In northeastern Germany, archaeologists have discovered a battlefield, more than 3,000 years old, along the banks of the Tollense Valley, shown here from the north. Important locations of the Bronze Age battlefield site are marked. [Read more about the old battlefield discoveries]
In 1996, an amateur archaeologist named Roland Borgwardt found several human bones at the bank of Tollense River. Among his finds was this skull with a clear injury. More extensive excavations began in 2007. Since then, archaeologists have discovered 140 human skeletons.
Diving for bones
Archaeologists have found the remains of combat on the banks of the river. But valuable information about the extent of the battlefield also came from surveys by research divers. Shown here is chief diver Joachim Krueger after finding a long bone in the river.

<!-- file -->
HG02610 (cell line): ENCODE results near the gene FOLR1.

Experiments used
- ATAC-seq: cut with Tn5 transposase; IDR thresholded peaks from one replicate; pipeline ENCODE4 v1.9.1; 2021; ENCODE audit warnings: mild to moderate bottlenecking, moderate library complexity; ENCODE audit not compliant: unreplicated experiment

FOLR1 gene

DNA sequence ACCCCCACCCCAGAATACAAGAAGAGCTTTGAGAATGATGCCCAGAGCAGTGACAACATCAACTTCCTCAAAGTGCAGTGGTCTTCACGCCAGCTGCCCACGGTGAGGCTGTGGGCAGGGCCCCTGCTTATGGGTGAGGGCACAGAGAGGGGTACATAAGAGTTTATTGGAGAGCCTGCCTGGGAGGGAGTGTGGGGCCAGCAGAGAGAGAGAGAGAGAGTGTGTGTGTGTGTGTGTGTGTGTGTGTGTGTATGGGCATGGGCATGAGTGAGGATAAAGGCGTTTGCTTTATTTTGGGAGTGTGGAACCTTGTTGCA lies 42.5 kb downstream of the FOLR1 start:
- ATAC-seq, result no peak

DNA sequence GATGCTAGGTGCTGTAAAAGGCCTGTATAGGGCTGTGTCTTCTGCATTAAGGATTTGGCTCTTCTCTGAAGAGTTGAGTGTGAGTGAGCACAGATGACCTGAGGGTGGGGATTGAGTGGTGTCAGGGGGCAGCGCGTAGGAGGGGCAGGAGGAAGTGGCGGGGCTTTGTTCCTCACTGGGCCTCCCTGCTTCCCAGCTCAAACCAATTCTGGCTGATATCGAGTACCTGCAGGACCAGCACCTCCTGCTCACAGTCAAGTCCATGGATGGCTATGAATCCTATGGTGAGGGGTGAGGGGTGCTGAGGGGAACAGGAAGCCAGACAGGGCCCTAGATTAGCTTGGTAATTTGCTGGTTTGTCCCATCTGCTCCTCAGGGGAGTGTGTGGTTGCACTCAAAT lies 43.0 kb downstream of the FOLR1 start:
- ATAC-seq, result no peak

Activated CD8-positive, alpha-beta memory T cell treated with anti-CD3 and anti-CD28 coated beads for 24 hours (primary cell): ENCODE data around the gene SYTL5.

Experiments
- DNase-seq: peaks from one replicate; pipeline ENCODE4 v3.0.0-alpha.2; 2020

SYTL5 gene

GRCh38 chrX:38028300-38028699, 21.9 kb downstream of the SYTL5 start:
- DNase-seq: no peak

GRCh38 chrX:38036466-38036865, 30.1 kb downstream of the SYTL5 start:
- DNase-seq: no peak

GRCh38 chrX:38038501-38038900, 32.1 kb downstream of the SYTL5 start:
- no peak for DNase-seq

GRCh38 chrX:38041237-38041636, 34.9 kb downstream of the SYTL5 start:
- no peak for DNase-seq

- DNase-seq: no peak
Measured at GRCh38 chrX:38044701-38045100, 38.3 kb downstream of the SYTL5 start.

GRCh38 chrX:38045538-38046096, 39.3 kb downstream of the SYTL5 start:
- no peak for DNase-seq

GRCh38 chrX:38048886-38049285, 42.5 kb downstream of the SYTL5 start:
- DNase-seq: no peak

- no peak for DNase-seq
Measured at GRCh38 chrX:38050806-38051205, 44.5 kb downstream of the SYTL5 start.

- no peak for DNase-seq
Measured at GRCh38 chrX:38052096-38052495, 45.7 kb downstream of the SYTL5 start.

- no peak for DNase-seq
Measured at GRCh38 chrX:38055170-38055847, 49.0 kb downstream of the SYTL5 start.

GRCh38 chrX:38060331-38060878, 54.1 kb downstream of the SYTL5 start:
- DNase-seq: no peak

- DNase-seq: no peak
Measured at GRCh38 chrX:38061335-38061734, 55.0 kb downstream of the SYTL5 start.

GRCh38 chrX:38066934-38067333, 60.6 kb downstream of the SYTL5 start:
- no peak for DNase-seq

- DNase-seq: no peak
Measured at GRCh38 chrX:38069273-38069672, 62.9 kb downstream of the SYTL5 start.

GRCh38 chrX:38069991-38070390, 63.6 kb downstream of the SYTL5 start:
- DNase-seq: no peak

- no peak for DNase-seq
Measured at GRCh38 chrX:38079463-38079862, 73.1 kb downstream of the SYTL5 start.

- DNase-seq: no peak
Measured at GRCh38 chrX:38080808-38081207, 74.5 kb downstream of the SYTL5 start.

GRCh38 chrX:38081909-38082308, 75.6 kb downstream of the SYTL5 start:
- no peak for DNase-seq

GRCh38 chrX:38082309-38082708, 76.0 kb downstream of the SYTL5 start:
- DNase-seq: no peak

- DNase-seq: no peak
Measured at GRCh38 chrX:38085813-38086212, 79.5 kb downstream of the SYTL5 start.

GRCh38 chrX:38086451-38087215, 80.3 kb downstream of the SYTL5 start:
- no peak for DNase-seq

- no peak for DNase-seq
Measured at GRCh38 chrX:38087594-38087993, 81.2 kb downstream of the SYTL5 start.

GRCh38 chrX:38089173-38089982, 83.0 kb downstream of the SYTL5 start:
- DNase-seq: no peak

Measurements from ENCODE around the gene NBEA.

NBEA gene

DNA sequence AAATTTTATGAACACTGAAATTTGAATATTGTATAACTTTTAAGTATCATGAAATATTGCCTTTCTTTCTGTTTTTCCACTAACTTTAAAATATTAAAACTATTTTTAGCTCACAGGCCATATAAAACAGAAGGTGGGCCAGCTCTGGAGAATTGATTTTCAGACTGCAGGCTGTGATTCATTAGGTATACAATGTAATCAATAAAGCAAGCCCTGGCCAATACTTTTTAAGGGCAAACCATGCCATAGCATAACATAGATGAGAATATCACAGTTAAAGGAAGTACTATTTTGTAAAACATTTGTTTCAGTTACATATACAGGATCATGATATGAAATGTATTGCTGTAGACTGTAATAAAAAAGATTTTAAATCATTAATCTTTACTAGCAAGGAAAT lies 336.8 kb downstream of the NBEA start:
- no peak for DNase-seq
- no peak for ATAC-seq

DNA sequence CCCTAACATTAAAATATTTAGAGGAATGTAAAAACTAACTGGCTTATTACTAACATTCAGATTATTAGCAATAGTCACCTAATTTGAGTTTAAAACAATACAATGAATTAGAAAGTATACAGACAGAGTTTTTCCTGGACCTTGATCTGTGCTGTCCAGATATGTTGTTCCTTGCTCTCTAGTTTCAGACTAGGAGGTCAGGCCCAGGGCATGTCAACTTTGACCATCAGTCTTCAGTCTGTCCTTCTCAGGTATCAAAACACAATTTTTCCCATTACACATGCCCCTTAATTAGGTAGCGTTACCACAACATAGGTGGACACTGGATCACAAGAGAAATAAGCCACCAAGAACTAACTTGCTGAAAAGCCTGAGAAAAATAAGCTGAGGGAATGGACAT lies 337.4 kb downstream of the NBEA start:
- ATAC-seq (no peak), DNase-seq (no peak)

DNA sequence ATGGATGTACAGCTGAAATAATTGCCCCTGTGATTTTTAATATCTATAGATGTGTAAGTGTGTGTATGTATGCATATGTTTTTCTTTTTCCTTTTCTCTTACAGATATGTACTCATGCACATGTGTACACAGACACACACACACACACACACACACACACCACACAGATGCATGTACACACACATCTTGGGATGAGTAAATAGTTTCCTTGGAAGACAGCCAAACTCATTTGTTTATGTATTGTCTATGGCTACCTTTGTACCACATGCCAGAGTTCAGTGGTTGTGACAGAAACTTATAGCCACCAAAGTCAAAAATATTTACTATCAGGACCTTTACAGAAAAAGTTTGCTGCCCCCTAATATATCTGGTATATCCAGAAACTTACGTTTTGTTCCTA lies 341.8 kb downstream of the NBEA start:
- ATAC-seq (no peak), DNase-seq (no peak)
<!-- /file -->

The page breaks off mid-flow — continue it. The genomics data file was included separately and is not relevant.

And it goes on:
A very dense concentration of human bones was found at a site known as Weltzin 20, close to the Tollense River.
After decomposition, the bones were somewhat jumbled by the movement of the river.
This person was shot with an arrow in the back of the head and archaeologists think he probably died while he tried to escape across the river.
Deeply buried treasure
At some of the battlefield locations, bones and other valuables are buried deep underground. At one such site, archaeologists found two tin rings and small bronze spirals more than 8 feet (2.5 meters) beneath river sediments. These items were probably once attached to the personal equipment of a slain warrior. [Read more about the old battlefield discoveries]